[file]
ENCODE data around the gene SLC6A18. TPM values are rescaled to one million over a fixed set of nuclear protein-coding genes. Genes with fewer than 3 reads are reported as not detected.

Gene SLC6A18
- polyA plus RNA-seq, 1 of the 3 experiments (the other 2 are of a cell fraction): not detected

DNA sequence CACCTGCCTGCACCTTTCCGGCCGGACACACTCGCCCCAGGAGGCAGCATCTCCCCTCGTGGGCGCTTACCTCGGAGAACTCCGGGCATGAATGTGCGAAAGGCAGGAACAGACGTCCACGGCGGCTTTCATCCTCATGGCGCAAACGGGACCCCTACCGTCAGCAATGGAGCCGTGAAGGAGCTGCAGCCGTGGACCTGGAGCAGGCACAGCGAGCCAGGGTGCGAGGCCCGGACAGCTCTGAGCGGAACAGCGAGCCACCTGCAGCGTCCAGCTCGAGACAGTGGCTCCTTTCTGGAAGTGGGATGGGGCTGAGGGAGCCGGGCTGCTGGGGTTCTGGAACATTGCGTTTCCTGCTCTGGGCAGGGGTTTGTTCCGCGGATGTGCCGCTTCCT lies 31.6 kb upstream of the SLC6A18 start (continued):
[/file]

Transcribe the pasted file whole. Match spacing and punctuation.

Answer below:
ENCODE data around the gene SLC6A18. TPM values are rescaled to one million over a fixed set of nuclear protein-coding genes. Genes with fewer than 3 reads are reported as not detected.

Gene SLC6A18
- polyA plus RNA-seq, 1 of the 3 experiments (the other 2 are of a cell fraction): not detected

DNA sequence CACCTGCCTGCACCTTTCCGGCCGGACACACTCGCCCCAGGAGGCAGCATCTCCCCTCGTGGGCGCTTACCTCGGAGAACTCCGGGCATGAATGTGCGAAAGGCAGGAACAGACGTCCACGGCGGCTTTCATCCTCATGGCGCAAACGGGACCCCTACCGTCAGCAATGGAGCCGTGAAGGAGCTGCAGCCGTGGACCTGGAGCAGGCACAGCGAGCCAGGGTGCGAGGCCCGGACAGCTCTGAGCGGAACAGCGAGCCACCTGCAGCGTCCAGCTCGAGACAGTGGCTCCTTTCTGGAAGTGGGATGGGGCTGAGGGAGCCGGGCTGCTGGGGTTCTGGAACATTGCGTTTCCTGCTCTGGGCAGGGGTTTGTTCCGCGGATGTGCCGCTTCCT lies 31.6 kb upstream of the SLC6A18 start (continued):